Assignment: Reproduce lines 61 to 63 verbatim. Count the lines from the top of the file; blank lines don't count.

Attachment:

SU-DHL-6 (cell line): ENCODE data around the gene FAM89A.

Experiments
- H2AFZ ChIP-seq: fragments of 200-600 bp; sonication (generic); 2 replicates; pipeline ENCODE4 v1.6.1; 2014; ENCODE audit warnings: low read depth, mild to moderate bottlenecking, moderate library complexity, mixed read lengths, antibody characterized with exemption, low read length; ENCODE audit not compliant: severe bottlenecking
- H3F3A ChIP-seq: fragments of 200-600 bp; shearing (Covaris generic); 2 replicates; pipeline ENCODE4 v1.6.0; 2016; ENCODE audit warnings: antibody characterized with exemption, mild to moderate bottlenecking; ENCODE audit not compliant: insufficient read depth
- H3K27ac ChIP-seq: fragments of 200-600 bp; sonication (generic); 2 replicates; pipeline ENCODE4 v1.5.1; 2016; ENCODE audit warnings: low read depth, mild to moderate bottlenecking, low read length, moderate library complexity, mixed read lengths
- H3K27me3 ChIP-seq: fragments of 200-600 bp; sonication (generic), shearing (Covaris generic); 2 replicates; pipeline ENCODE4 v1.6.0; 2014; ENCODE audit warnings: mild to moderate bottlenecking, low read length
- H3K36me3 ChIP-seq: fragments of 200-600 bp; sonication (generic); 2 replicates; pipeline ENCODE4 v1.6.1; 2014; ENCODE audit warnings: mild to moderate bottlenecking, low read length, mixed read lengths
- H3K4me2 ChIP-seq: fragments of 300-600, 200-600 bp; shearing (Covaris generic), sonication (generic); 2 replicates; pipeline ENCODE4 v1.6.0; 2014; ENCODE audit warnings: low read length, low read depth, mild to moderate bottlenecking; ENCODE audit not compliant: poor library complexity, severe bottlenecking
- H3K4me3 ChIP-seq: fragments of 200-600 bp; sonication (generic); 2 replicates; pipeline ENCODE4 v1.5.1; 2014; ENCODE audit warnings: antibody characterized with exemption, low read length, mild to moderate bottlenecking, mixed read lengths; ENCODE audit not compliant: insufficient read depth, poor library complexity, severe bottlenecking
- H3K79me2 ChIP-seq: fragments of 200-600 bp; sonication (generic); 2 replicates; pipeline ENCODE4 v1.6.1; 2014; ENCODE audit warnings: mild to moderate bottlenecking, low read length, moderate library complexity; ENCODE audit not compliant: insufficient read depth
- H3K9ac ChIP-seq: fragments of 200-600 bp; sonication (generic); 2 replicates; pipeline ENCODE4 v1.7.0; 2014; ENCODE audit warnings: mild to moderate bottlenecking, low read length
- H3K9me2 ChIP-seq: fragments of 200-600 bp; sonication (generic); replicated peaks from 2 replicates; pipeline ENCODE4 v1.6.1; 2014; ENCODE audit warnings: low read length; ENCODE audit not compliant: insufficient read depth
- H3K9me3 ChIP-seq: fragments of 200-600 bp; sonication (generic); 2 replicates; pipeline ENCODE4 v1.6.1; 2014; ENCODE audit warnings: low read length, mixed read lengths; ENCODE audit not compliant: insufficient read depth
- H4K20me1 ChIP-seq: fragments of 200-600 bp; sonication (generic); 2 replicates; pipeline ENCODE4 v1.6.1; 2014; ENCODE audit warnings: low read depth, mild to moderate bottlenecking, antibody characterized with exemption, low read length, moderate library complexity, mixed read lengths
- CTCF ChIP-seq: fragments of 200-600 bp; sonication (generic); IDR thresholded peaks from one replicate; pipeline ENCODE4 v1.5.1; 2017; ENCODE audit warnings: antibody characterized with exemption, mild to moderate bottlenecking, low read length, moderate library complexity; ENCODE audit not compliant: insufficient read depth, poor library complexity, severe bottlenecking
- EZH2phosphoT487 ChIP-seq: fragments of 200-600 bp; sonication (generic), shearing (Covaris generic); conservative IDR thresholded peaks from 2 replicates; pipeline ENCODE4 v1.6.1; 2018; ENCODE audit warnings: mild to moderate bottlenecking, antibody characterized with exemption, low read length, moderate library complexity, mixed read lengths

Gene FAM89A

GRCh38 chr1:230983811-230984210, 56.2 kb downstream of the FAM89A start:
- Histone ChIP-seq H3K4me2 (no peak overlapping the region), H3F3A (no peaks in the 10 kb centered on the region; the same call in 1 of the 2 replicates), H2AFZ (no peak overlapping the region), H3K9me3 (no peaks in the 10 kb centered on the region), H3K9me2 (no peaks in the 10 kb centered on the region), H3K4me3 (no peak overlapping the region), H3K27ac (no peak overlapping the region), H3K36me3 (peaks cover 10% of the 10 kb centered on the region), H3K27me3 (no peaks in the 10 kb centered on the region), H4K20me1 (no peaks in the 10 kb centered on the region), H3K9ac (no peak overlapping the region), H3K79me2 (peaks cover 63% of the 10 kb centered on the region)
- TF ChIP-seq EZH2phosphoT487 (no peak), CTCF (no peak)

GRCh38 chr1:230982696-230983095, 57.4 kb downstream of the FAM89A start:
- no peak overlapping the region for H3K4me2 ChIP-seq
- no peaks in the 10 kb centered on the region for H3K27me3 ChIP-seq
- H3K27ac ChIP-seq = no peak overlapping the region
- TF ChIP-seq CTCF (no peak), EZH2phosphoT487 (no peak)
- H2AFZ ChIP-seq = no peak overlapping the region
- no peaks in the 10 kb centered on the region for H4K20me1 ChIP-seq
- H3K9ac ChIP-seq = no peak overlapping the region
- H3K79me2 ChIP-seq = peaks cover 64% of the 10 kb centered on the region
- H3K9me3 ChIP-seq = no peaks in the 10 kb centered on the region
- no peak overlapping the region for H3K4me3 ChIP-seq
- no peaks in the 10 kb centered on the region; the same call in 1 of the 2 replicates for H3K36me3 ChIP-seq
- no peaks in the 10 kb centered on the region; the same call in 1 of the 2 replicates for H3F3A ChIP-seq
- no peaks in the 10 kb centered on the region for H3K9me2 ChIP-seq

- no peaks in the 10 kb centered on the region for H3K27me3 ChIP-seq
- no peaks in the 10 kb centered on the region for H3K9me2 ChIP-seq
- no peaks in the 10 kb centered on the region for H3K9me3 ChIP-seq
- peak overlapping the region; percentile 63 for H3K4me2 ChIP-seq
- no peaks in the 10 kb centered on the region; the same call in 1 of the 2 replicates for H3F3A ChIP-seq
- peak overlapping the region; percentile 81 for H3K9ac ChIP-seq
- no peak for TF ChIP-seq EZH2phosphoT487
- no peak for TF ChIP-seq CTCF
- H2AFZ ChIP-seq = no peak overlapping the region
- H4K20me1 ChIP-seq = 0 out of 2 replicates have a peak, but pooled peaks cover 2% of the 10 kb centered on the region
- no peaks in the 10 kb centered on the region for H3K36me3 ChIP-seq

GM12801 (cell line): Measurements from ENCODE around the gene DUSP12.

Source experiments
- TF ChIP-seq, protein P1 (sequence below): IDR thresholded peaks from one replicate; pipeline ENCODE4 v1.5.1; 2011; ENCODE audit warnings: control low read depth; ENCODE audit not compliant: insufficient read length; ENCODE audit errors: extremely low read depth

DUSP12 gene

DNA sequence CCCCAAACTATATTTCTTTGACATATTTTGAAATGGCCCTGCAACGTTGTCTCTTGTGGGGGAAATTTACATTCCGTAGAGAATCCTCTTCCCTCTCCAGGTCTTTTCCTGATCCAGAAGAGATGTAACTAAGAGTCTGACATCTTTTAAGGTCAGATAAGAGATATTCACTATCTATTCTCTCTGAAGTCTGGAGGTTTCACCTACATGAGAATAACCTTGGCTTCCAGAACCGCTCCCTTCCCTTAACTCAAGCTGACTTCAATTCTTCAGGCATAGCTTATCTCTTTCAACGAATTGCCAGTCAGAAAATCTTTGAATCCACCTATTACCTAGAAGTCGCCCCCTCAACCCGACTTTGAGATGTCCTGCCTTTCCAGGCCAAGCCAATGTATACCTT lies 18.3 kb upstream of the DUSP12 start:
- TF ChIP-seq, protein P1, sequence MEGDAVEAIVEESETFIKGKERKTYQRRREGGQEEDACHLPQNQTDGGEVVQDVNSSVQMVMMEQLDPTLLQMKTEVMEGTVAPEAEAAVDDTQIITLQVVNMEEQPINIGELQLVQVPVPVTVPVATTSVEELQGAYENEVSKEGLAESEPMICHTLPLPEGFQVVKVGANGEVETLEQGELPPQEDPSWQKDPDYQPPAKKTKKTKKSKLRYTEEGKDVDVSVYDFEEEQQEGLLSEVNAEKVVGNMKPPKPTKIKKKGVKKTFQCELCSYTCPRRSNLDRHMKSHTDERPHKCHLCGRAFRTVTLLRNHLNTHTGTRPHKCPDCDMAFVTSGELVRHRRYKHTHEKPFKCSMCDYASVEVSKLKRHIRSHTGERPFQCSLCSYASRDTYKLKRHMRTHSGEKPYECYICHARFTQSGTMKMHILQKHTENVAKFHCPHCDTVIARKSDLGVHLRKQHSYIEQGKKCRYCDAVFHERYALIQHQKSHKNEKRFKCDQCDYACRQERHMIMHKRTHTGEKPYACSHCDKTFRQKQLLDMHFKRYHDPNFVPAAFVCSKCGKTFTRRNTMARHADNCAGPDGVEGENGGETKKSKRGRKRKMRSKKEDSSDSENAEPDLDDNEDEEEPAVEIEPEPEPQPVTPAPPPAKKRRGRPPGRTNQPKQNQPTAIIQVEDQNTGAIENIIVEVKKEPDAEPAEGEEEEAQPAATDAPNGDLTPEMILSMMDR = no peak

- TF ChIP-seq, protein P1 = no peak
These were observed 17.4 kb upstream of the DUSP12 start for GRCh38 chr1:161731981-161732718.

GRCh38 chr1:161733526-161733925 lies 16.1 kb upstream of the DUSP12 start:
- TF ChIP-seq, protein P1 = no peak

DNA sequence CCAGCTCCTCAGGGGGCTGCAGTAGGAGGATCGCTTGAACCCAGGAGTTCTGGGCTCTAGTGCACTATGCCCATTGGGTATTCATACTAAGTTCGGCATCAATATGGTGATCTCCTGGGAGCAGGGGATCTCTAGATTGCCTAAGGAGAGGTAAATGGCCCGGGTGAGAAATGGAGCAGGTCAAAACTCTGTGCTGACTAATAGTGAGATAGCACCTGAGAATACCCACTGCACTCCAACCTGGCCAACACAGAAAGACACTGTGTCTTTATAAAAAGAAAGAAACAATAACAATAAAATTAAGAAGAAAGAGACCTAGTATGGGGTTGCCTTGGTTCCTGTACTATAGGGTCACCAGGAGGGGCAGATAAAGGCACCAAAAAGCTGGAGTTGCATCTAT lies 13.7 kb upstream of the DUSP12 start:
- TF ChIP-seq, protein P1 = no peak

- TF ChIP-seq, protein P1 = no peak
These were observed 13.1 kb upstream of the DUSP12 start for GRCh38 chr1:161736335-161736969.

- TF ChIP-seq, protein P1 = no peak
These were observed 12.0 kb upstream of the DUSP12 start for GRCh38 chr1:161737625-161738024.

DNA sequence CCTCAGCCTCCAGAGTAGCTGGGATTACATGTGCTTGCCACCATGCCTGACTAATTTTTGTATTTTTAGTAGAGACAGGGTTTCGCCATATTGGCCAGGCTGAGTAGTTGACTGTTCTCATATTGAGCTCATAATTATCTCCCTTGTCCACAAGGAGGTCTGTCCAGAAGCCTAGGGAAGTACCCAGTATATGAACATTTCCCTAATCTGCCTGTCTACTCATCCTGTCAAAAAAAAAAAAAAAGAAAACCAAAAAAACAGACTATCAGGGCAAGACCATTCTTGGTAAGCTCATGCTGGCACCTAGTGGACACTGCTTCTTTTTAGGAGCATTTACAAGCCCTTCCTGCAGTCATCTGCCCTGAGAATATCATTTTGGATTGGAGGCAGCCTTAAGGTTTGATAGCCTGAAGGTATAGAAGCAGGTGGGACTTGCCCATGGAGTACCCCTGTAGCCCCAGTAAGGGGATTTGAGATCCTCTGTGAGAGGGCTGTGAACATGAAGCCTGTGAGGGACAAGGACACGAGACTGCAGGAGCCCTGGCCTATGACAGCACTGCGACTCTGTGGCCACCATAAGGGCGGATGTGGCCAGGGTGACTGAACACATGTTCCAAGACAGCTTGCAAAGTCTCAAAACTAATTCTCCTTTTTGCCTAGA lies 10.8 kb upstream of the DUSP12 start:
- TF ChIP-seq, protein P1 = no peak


These were observed 12.0 kb upstream of the DUSP12 start for GRCh38 chr1:161737625-161738024.

DNA sequence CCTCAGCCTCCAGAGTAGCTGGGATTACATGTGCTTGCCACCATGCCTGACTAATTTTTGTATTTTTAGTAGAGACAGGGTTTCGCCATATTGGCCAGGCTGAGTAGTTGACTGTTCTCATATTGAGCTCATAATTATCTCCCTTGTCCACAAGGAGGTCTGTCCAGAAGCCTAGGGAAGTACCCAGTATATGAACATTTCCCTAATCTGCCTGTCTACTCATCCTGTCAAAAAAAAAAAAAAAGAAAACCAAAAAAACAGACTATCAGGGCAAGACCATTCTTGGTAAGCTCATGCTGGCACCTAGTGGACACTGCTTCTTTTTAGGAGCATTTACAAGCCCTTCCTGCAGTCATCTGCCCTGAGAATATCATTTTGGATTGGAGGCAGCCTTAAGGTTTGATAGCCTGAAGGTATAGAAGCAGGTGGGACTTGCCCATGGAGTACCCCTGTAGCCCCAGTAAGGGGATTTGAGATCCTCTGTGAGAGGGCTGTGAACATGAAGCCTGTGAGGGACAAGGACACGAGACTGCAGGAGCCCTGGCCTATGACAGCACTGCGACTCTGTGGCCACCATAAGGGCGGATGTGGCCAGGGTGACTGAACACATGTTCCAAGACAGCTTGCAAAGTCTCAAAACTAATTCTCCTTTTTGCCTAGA lies 10.8 kb upstream of the DUSP12 start:
- TF ChIP-seq, protein P1 = no peak